Recently, when Tesla CEO Elon Musk announced the new FSD (Fully Autonomous Driving) function test situation, he not only said that he would expand the test range to 2,000 car owners, but also announced that he would focus on those who cannot focus on the test. Strong users kick out the test and cancel their trial permissions.
Naturally, a question arises: what method do Musk and Tesla use to know whether the car owner participating in the test is paying attention?
Therefore, some American netizens directly asked Musk himself on Twitter: How does Tesla know if the user is attentive? Can the camera in a Tesla car detect the gaze of the owner?
Musk, who has always been quick to talk, also bluntly admitted: "Yes".
Musk's Yes can also be said to be Tesla's official recognition of its ability to monitor the driver through the in-car camera.
Last year, Tesla undertook a complete rewrite of the underlying code for its FSD function, and began testing for US users at the end of the year. From the previous sporadic FSD test video, this function is now "very close" to the control of a real person, and it can even actively identify special road conditions such as traffic lights and small animals.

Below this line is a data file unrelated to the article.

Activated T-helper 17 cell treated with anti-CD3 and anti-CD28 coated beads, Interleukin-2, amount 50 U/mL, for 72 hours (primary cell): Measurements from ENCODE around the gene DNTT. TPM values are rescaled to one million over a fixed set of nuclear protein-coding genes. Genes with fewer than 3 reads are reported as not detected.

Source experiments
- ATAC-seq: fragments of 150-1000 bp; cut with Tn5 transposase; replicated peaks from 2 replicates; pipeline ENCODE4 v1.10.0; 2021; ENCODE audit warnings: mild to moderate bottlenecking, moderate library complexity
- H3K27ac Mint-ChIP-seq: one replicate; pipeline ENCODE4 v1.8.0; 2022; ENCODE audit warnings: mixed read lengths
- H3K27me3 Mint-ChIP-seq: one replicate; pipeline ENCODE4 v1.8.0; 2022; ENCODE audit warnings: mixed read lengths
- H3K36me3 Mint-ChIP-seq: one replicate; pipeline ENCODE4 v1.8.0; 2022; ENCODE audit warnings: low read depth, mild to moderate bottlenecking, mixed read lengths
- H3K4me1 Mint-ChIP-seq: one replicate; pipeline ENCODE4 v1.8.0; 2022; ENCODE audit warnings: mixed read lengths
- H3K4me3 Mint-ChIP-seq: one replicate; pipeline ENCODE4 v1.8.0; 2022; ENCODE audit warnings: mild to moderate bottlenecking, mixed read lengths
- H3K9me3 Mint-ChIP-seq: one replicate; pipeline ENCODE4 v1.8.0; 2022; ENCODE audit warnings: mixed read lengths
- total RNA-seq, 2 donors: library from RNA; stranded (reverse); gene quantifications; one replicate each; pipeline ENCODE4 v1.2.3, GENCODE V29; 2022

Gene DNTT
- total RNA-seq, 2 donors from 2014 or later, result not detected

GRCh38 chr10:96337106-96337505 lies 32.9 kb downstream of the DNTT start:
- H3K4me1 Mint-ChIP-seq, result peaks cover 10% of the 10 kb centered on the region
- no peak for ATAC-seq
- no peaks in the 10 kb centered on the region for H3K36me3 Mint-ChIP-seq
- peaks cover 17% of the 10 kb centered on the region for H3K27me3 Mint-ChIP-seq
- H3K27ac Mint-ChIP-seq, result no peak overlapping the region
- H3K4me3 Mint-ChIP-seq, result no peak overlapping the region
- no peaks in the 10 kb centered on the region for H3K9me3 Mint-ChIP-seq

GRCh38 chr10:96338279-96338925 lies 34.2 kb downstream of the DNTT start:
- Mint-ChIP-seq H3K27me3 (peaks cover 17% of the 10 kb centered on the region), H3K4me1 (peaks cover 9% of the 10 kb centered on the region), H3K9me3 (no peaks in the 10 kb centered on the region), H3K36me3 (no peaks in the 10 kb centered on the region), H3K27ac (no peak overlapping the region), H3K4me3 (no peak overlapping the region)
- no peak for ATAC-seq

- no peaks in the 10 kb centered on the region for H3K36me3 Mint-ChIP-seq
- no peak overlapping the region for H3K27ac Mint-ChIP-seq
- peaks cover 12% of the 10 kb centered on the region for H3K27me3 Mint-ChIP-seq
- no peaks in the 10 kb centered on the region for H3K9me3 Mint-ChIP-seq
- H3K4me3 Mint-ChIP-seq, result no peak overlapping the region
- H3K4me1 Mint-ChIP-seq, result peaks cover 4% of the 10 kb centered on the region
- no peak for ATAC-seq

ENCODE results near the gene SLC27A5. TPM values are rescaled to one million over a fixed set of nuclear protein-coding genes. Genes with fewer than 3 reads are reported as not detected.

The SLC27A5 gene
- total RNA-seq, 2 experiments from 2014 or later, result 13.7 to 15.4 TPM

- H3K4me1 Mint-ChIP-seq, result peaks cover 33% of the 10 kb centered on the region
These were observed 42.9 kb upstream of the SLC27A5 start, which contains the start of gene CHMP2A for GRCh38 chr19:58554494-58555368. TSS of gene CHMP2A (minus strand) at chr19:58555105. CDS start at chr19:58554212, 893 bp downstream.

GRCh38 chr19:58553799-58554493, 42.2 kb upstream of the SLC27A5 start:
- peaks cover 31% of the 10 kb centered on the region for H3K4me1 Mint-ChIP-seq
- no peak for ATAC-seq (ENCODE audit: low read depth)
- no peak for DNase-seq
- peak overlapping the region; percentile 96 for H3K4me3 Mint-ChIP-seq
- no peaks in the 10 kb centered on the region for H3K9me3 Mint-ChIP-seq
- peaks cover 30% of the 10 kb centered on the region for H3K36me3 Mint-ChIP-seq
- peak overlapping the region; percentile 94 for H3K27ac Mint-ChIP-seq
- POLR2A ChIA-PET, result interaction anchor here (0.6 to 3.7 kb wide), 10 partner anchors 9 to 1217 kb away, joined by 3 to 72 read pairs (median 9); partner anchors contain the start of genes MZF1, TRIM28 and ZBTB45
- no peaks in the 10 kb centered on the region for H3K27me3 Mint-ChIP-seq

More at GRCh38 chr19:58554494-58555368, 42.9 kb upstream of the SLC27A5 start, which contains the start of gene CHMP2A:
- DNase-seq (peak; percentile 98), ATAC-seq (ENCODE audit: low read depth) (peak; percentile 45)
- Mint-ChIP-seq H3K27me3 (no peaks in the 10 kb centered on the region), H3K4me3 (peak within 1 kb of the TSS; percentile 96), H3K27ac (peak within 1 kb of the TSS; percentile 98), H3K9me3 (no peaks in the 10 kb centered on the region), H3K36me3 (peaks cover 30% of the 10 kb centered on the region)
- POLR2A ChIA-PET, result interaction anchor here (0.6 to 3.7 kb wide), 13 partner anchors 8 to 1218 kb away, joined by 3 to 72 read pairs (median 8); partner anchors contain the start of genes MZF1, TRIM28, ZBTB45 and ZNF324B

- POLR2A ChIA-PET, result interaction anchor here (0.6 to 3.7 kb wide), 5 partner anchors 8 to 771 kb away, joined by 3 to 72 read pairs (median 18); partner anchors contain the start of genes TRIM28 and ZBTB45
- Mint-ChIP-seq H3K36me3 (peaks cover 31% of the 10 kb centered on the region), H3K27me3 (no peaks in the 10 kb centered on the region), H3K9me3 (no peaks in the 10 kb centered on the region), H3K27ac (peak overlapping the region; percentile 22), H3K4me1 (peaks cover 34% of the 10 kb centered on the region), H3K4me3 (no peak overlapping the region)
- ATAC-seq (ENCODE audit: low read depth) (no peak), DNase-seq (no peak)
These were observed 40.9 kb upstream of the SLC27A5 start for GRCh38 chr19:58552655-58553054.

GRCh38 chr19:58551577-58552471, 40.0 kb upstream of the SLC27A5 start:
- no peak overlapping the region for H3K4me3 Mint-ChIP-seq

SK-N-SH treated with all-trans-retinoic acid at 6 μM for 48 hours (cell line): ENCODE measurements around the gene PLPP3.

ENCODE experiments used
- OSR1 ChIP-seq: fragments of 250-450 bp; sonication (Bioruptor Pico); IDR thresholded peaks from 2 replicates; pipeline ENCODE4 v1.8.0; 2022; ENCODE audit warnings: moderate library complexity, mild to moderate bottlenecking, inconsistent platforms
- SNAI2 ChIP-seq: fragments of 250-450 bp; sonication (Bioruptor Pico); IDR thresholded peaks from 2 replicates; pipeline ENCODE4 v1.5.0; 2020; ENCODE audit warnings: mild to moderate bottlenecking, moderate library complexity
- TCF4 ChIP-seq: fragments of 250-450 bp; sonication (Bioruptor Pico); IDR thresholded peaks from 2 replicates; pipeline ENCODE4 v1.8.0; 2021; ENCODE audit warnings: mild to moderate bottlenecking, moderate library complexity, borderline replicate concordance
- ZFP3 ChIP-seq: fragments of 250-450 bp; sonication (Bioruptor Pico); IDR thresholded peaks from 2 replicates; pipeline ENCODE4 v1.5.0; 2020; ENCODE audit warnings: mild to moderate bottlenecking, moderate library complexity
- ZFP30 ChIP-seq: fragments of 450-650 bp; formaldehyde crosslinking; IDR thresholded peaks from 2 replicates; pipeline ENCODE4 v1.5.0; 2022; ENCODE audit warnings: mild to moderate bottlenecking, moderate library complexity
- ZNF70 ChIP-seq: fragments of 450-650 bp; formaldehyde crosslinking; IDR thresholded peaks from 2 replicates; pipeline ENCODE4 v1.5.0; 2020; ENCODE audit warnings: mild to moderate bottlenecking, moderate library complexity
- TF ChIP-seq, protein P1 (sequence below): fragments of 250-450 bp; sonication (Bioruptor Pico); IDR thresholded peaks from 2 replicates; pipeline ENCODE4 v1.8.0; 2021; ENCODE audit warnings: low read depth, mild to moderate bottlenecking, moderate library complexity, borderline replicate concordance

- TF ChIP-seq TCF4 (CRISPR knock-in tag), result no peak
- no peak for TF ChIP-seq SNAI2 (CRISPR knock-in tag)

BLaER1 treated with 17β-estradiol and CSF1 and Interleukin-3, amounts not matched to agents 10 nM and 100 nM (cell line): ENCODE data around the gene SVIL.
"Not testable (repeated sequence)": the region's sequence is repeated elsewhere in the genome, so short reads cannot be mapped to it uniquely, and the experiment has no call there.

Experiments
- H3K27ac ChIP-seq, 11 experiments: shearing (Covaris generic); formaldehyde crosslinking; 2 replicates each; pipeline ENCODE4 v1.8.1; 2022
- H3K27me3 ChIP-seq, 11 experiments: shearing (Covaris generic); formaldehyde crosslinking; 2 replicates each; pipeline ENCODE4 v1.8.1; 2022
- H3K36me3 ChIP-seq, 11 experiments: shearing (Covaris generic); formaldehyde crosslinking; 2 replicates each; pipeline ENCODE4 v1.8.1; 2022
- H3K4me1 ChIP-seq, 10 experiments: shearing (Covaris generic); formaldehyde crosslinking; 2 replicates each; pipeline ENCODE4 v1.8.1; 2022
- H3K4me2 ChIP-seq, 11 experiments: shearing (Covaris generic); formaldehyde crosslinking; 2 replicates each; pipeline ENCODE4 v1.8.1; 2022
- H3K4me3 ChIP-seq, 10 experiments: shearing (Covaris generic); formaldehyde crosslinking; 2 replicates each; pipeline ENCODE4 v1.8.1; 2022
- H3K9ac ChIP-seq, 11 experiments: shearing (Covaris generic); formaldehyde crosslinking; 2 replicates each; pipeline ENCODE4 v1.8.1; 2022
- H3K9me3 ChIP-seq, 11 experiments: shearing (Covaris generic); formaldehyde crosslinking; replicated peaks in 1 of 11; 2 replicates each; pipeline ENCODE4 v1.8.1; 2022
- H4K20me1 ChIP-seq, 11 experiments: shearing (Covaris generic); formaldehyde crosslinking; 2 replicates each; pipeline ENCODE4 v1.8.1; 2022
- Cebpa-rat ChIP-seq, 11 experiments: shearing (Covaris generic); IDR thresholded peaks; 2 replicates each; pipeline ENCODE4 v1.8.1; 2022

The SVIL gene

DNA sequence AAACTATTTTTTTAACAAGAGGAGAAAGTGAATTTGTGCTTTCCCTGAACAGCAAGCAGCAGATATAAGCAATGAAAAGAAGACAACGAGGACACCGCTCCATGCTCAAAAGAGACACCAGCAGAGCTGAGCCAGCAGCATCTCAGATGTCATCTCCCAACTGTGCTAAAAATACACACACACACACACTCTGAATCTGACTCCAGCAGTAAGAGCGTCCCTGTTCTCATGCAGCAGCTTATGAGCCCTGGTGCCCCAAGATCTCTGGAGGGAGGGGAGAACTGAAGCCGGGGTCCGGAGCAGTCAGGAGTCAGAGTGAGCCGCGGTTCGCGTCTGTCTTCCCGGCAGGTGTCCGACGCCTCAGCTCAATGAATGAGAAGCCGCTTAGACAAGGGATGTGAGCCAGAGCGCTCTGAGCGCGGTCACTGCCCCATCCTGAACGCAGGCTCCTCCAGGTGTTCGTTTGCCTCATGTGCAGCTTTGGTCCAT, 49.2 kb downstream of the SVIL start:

At the same time, considering that the FSD function is not perfect at present, in order to avoid accidents, it is obviously understandable to require users to keep their attention during the test. However, this inevitably makes people suspect that Tesla has violated user privacy.
Of course, if Tesla clearly stated in the terms of the test that it will use the in-car camera to monitor the attention of the car owner, and the tested user agrees, there shouldn't be much problem from a compliance point of view.
It is reported that the Tesla FSD Beta test version will update the software launched in the United States in April, or it can provide car owners with pure vision without using radar. According to Musk, Tesla will upgrade all the neural networks of the surrounding environment video, and use subnets in key areas, plus some other improvements. The upcoming Build 8.3 will bring about 1,000 to advanced driver assistance systems. Item improvement.
In addition, to be honest, it seems that installing cameras in cars nowadays has become more and more the norm, and some manufacturers even promote driver attention monitoring as a product selling point. Obviously, this will also cause many users to worry about privacy protection.
The protection of privacy has never been just a technical issue, but a broader legislative and regulatory issue. This is to test, in addition to the ethics of the manufacturers themselves, the relevant government regulatory agencies also need to strengthen supervision from the perspective of legislation and other aspects.